Author Topic: Feeling less alone in Ouchtoo  (Read 668 times)

Sunny Clouds

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Feeling less alone in Ouchtoo
« on: September 15, 2017, 05:14:38 PM »
Yesterday I had a horrible day visiting the hospital from hell accessibility-wise, where I felt totally and utterly humiliated by being just forgotten up a corner for hours on end.  It's a hospital I dread visiting for any reason  because of the 'traffic' flow round the hospital, with people coming and going in all directions and things like queues across in front of doorways and waiting areas in the middle of corridor junctions.  On previous visits, I've been knocked over a lot of times, and mainly in places where flows of people have to bypass crowds of waiting people.

People in local shops etc. saw I was upset and comforted me with such enormous kindness and concern, but when I got home, I sobbed and sobbed.

Then I came here.  Everyone here knows what it is to encounter obstacles.  I know that there are people here that encounter far more obstacles than I do, but I have never felt any sense of competitiveness about it, just sharing.

Its one of the few places I can say that I felt humiliated, that I wasn't afforded the dignity, equality and human rights I'm entitled to and not get scornful comments about snowflakes and political correctness.

If I need future hospital care, I shall go out of my way to avoid that hospital.  Maybe that sounds like an overreaction, but I've had problems there in department after department over the years.  I would even be willing to dip into my pension pot and go private rather than be humiliated like that again.

The irony is that most of the adjustments that would most help me (and a lot of others) are free or cheap and easy.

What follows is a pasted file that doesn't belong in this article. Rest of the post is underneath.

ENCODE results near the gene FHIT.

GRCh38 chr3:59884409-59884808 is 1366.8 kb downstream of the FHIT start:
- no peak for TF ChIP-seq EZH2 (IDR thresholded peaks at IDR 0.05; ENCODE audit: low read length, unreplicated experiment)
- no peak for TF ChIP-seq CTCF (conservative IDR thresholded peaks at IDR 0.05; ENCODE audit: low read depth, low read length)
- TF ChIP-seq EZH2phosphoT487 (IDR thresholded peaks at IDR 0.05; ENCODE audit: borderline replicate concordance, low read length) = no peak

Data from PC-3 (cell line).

As I sit here, they could do a lot as regards crowds with a few simple markings.  They could say that yes, but the private PFI company would charge a fortune, but all they'd need to do would be to wave the Damocletian sword of legal action in relation to disability discrimination over the company's head, and if that doesn't work, they've got lots of uniformed volunteers keen to leap out at people coming in the building that could act as 'traffic control' in busy areas.  I bet they'd find volunteers if they asked for 'pedestrian crossing wardens' for their major junctions. 

But whilst I sit here, sadly thinking that realistically nothing will be done about this sort of thing, at least I'm not alone.  You've all got some sort of experience where you'll be thinking that it's not just the big expensive things, it's the things people didn't build into the design but wouldn't have cost extra or would only have cost a bit of paint and a few signs or an alternative for something that cost a negligible amount extra. 

 >bighugs<

auntieCtheM

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Re: Feeling less alone in Ouchtoo
« Reply #1 on: September 15, 2017, 07:55:20 PM »
So why not write them a nice letter and make your suggestions.